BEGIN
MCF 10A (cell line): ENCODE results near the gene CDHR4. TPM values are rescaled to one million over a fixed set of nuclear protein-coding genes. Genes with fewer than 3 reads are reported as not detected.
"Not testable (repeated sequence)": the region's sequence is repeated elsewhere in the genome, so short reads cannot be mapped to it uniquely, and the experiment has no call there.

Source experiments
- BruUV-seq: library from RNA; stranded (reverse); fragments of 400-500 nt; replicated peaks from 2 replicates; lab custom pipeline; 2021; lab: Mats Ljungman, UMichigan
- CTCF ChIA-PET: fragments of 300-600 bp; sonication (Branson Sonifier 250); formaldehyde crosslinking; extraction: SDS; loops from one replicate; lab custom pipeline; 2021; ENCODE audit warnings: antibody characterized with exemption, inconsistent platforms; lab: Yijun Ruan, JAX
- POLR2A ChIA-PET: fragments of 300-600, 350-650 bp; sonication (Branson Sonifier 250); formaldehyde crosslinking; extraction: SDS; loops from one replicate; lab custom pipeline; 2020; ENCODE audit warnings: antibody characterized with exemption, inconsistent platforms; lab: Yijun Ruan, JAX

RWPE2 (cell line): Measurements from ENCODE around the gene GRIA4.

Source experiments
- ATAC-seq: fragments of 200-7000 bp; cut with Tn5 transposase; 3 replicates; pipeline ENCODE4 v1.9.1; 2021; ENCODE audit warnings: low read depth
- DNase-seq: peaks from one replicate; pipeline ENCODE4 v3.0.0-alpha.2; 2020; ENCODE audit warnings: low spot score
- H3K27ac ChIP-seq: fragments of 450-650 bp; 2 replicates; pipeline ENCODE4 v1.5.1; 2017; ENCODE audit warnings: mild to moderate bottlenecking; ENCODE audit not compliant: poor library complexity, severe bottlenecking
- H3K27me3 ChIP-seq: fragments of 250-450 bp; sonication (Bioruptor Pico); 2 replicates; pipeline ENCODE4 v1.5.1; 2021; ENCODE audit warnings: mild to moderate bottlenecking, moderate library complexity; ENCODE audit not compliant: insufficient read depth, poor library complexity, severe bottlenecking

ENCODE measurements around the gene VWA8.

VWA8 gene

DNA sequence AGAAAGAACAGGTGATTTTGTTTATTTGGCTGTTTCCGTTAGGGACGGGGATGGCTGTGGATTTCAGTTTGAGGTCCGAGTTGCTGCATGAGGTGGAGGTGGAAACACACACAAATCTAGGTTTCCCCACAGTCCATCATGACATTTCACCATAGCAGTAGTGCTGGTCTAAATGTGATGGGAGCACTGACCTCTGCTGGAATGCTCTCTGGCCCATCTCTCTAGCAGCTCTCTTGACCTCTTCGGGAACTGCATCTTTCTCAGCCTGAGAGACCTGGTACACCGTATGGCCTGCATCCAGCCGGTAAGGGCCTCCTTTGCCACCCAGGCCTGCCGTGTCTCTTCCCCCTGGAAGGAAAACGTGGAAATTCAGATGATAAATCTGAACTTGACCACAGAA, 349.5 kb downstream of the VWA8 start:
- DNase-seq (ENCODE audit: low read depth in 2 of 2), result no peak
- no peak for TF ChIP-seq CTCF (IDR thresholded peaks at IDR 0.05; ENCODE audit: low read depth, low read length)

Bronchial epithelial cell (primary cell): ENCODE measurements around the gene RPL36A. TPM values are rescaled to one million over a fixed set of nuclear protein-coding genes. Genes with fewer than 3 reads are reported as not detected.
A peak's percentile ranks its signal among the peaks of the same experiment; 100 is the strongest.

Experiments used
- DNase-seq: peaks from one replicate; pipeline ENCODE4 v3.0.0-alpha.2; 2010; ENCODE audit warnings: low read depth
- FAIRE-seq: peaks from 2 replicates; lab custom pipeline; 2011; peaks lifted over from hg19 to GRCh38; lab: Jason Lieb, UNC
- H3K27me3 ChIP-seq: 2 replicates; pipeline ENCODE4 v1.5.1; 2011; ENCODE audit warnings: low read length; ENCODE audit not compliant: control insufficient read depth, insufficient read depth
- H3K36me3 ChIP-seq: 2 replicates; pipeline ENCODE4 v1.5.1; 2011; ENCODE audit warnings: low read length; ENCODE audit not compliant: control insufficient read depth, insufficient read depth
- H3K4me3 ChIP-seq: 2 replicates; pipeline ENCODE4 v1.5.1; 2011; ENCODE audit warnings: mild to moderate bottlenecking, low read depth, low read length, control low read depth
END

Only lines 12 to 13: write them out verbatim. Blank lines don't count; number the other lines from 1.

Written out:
- H3K27me3 ChIP-seq: fragments of 250-450 bp; sonication (Bioruptor Pico); 2 replicates; pipeline ENCODE4 v1.5.1; 2021; ENCODE audit warnings: mild to moderate bottlenecking, moderate library complexity; ENCODE audit not compliant: insufficient read depth, poor library complexity, severe bottlenecking

ENCODE measurements around the gene VWA8.